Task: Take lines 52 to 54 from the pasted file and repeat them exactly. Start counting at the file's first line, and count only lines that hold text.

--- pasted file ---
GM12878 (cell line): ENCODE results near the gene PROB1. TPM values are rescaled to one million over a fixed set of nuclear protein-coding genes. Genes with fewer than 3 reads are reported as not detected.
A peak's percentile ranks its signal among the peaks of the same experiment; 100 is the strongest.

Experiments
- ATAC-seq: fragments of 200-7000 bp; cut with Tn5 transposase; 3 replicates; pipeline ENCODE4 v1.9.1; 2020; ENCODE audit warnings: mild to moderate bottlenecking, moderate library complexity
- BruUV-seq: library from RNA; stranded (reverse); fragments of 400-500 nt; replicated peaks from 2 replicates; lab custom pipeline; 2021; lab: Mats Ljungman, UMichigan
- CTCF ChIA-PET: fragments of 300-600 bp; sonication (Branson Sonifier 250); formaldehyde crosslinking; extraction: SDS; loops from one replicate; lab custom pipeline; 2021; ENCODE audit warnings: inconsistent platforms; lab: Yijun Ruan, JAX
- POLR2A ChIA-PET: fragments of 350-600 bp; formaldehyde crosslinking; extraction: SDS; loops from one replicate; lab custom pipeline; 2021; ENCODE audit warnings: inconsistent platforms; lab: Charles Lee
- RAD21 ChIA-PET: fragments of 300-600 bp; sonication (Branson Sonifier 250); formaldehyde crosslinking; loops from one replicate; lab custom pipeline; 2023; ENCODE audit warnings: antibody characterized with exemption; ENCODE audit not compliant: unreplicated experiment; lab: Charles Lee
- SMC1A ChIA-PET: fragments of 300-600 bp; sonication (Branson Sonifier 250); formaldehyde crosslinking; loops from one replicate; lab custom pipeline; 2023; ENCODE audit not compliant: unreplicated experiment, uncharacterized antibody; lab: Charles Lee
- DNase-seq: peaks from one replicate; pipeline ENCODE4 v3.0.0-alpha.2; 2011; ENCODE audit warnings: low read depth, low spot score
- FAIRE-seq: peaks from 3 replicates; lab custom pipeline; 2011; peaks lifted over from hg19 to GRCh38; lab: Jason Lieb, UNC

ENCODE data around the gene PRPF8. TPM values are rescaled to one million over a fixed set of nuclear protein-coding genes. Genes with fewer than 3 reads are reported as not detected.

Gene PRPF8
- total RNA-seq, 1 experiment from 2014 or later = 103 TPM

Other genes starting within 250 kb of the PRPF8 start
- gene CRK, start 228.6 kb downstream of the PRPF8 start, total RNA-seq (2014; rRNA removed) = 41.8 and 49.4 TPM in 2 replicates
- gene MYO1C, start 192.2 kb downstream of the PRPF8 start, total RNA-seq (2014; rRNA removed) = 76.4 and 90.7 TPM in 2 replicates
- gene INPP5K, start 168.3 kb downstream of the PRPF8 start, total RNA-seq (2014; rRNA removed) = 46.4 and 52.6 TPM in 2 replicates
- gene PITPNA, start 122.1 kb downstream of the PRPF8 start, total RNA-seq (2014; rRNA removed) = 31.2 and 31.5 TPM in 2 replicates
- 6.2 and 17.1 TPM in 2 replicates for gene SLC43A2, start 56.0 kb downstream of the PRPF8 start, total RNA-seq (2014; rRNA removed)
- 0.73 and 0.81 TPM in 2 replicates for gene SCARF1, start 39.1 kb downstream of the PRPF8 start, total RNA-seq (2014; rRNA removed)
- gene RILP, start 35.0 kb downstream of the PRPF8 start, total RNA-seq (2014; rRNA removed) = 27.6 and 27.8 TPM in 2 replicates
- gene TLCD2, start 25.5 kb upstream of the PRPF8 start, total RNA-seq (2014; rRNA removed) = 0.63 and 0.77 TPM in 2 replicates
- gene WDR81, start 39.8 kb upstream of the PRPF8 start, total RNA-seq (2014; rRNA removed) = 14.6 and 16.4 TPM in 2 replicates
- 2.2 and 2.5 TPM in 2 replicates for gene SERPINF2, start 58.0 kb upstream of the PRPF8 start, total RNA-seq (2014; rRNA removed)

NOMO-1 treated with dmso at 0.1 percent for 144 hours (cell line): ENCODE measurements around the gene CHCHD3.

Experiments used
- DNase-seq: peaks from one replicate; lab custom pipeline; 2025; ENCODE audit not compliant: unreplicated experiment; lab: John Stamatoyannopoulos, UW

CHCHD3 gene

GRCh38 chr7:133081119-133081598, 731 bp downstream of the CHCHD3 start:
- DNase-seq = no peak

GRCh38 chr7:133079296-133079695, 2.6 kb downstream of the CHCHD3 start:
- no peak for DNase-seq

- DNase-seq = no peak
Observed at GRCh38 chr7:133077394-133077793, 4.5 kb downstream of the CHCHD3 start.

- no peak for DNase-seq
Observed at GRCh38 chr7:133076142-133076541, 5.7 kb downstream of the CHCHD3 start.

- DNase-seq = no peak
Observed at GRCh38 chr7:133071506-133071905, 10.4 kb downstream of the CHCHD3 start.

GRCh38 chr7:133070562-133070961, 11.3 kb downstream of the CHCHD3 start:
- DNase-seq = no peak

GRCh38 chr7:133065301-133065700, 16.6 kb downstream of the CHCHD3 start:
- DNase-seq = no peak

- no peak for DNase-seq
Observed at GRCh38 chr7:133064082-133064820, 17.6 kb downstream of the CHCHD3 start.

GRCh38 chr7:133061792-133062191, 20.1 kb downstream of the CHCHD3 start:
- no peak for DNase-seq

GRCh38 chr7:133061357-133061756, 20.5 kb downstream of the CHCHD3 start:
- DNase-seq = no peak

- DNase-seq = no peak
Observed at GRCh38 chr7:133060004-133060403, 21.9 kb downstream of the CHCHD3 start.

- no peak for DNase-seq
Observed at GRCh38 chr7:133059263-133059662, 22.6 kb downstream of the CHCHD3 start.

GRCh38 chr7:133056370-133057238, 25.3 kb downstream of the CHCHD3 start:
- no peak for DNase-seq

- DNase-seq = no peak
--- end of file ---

- no peak for DNase-seq
Observed at GRCh38 chr7:133059263-133059662, 22.6 kb downstream of the CHCHD3 start.

GRCh38 chr7:133056370-133057238, 25.3 kb downstream of the CHCHD3 start: